Once the nuclear pork butt reached 160 I decided to foil it. I did not foil the past two pork butts and they were absolutely excellent. They were also bigger and had more fat on them. This butt seems leaner and looked a bit dry on the outside  at 160 degrees so I decided to “steam” it within its own juices in addition to some apple juice and brown sugar. Buy the larger style Reynolds aluminum foil and get a tight seal on it before putting it back on the smoker. Choosing to foil or not or to spritzer with water or apple juice or not comes down to “feel” as the great Harry Soo says. If it looks more dry, give it a spritz. If it doesn’t just leave it alone. Harry Soo also says do not spray anything at all on the meat until it forms a crust on the outside that you can’t quite scrape away with a fingernail. That’s usually at the 160 degree mark I’ve found but not always. You want to form that crust before you do any foiling or spritzing with shit.

Christ, I was thinking of putting up a quick post about a friggen pork butt and it’s turned into an essay.

You might notice these cool Thermapen thermometer probes that cooks use, well they also cost 89 bucks or more. There’s a cheaper version I just got called the ThermoPop and it works great. Five seconds and you get a correct meat temp. Comes in handy for brewing beer too.

Falling off the Bone

Falling off the Bone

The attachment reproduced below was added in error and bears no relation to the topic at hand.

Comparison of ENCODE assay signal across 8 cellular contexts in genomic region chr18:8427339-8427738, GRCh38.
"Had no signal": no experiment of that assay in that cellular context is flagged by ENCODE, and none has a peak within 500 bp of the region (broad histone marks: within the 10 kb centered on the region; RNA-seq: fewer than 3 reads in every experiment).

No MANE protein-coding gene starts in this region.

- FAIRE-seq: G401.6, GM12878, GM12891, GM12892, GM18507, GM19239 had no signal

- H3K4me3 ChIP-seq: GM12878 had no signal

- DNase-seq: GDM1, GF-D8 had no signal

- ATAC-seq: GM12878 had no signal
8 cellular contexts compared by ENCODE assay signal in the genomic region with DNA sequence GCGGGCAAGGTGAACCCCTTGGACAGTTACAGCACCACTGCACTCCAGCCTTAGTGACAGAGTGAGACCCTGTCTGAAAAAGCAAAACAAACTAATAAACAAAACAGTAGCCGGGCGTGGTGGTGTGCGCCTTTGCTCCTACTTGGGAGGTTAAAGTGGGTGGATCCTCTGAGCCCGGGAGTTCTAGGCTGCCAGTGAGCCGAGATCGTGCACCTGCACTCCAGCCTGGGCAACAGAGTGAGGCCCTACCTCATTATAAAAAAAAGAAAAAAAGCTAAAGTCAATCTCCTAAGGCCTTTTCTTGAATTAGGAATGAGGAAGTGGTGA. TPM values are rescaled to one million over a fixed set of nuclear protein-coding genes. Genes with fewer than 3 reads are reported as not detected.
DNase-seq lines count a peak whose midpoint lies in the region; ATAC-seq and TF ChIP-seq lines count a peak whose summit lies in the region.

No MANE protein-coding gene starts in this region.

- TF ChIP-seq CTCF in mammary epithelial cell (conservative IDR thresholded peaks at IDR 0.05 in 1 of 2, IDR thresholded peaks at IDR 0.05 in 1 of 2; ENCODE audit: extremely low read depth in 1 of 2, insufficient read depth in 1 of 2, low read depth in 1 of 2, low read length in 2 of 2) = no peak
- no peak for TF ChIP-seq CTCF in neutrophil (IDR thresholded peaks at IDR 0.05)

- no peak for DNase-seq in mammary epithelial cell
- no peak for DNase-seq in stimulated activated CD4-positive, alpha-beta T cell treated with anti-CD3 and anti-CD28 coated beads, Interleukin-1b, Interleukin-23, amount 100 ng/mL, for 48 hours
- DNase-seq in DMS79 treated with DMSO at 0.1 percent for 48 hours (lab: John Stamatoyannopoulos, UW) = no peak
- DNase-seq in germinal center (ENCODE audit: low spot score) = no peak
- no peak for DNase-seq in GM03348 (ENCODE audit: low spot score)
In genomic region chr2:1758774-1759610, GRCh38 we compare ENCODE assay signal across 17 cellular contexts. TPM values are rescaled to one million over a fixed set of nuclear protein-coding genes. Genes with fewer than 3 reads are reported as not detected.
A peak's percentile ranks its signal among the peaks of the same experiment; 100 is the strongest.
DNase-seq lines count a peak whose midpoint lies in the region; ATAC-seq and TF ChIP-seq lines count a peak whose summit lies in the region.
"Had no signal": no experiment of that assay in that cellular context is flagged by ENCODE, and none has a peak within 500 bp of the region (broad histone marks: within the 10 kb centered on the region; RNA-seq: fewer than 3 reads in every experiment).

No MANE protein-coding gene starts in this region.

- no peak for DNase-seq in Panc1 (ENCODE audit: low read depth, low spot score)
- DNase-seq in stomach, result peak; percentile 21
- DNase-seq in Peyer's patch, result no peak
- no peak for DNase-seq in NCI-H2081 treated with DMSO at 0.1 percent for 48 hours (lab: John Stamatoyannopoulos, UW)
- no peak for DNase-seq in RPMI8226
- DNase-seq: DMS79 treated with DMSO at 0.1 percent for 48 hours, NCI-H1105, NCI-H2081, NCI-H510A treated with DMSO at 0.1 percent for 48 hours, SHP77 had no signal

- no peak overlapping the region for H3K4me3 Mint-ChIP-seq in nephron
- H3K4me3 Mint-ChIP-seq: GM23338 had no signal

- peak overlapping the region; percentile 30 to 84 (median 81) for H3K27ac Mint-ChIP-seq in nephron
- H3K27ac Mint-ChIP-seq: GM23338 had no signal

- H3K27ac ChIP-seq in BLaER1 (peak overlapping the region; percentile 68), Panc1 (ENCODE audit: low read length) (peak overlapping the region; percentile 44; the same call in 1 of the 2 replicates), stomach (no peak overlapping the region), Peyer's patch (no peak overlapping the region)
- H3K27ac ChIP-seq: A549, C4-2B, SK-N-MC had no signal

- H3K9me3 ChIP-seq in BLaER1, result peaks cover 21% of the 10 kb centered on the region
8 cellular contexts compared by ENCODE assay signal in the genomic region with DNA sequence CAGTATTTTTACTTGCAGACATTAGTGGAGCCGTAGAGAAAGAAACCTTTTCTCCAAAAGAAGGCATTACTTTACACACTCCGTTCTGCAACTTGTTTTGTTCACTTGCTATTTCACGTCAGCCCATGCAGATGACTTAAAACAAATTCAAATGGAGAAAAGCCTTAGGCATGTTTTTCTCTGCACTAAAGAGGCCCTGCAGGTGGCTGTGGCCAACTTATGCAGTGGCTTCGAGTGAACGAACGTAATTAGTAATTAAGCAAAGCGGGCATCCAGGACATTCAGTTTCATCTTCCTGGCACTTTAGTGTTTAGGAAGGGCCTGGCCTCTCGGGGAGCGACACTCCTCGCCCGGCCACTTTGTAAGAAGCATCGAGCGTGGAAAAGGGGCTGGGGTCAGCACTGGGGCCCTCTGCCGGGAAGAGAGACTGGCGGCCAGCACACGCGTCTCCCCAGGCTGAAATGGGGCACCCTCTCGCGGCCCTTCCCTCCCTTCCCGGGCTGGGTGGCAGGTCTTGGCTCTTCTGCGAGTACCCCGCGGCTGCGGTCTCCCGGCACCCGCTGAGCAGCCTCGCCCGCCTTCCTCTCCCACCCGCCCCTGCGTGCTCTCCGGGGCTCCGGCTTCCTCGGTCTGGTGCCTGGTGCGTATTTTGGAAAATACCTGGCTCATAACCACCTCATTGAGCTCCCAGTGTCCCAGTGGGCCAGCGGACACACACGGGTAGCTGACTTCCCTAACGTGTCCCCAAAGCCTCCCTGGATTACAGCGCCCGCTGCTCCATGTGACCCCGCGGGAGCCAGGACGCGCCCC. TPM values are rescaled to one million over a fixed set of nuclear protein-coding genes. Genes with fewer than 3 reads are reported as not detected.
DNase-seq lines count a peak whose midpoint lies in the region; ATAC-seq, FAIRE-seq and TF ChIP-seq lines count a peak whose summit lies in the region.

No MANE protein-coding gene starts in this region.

Once foiled, I let the meat go two hours more and the temperature was now 195. Perfect? Well not so fast. As a disciple of the great Harry Soo I learned to try and cook by feel and not temperature. When inserting the probe I noticed a little bit of resistance, there should be none when its done. I let it go another hour and it the temperature only raised two points. No resistance this time, it was done. Absolutely ready to fall off the bone. Tender, juicy, phantasmagorical, effervescent strips of pork tender juice pork, pork.

Tearing into this butt is easy.

Tearing into this butt is easy.

I couldn’t believe the amount of meat on this rather medium sized pork bomb. The meat piled up so high I needed another plate to continue harvesting with two forks. I put its fatty/applejuice-y drippings into a pan with about a cup of water, two tablespoons of apple cider (I think I added one more) a little brown sugar, paprika, salt, garlic powder and pepper. A couple squirts of ketchup too for a nice dipping sauce.

Like Butter...

Like Butter…

Now I have more &^*&ing pork than I know what to do with.

Let’s see, pulled pork sandwiches, pulled pork tacos, pulled pork calzones, pulled pork burritos, pulled pork chimichangas, PORK…PORK-PORK–PORK PARK?? PARKK PORKKKK!!!!!!!!!!!!

Enough pork to feed a village. Or to last many days. Too much pork, really.

All Mounded Up

All Mounded Up

My advice to anyone that wants a solid entry level smoker, one that should last twenty years or more is to go with the 299.00 Weber and check out Soo’s informative review. It will probably be forever locked at the top left of all the reviews on the Amazon product page. In the off chance you found it sucks you could always sell it locally for near its full value or make a pretty decent black R2D2.

Also, if you want to do some pretty good smoking in a similar style and can’t swing 299, I have one more smaller, cheaper option I want to talk about coming in my next food category post.

  Categories : Food/Recipes